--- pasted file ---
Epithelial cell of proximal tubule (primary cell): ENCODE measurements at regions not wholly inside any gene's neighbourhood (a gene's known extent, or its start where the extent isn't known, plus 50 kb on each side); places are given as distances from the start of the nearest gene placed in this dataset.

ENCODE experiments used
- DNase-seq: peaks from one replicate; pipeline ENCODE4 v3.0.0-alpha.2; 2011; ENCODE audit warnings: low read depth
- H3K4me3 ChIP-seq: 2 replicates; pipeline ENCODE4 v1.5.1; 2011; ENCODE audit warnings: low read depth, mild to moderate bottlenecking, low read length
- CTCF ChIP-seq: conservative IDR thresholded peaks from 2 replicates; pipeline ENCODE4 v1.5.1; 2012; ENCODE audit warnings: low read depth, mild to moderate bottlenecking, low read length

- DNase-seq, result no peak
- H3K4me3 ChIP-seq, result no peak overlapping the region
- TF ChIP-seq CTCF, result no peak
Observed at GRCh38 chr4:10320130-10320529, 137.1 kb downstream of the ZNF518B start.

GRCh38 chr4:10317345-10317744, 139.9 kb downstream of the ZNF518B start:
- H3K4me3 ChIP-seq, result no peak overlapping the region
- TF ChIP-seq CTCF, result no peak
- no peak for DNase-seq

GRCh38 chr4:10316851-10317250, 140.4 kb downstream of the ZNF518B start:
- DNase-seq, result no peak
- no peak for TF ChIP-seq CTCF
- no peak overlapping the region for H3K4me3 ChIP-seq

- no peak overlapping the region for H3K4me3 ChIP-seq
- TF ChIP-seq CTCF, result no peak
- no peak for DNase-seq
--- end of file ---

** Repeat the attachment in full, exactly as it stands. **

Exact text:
Epithelial cell of proximal tubule (primary cell): ENCODE measurements at regions not wholly inside any gene's neighbourhood (a gene's known extent, or its start where the extent isn't known, plus 50 kb on each side); places are given as distances from the start of the nearest gene placed in this dataset.

ENCODE experiments used
- DNase-seq: peaks from one replicate; pipeline ENCODE4 v3.0.0-alpha.2; 2011; ENCODE audit warnings: low read depth
- H3K4me3 ChIP-seq: 2 replicates; pipeline ENCODE4 v1.5.1; 2011; ENCODE audit warnings: low read depth, mild to moderate bottlenecking, low read length
- CTCF ChIP-seq: conservative IDR thresholded peaks from 2 replicates; pipeline ENCODE4 v1.5.1; 2012; ENCODE audit warnings: low read depth, mild to moderate bottlenecking, low read length

- DNase-seq, result no peak
- H3K4me3 ChIP-seq, result no peak overlapping the region
- TF ChIP-seq CTCF, result no peak
Observed at GRCh38 chr4:10320130-10320529, 137.1 kb downstream of the ZNF518B start.

GRCh38 chr4:10317345-10317744, 139.9 kb downstream of the ZNF518B start:
- H3K4me3 ChIP-seq, result no peak overlapping the region
- TF ChIP-seq CTCF, result no peak
- no peak for DNase-seq

GRCh38 chr4:10316851-10317250, 140.4 kb downstream of the ZNF518B start:
- DNase-seq, result no peak
- no peak for TF ChIP-seq CTCF
- no peak overlapping the region for H3K4me3 ChIP-seq

- no peak overlapping the region for H3K4me3 ChIP-seq
- TF ChIP-seq CTCF, result no peak
- no peak for DNase-seq